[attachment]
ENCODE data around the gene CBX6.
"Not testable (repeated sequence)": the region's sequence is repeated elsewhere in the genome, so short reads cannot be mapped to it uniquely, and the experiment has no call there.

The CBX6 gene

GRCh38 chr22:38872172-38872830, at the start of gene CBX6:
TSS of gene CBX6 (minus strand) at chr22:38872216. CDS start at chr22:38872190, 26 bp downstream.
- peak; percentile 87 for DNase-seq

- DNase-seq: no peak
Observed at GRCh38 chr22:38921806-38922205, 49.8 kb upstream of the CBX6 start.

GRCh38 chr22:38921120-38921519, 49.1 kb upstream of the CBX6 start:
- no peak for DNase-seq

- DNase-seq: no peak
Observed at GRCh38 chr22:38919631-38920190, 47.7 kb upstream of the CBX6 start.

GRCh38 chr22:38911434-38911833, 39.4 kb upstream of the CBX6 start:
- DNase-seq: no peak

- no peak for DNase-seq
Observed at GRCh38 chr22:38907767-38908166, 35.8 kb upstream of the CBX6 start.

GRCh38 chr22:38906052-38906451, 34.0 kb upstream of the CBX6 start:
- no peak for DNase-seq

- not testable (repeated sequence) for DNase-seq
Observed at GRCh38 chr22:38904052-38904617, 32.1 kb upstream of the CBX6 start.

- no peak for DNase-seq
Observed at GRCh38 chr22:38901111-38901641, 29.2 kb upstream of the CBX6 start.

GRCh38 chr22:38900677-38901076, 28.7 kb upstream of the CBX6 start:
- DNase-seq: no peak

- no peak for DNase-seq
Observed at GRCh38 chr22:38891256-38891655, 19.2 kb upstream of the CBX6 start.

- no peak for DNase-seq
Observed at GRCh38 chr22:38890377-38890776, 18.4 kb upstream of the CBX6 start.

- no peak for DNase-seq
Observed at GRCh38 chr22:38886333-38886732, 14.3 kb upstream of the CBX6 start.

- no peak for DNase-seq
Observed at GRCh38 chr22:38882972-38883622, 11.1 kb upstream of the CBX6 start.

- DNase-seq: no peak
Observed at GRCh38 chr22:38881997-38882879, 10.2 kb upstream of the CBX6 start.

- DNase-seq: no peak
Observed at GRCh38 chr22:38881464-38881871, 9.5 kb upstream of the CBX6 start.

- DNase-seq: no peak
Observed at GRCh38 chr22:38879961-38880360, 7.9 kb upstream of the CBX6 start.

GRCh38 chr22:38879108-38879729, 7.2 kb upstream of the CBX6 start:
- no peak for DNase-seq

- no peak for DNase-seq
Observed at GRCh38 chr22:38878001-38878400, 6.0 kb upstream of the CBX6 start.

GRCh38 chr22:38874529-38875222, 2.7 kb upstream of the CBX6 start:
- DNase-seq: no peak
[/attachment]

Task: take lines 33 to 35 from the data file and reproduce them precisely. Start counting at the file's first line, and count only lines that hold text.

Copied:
- DNase-seq: no peak
Observed at GRCh38 chr22:38881997-38882879, 10.2 kb upstream of the CBX6 start.

- DNase-seq: no peak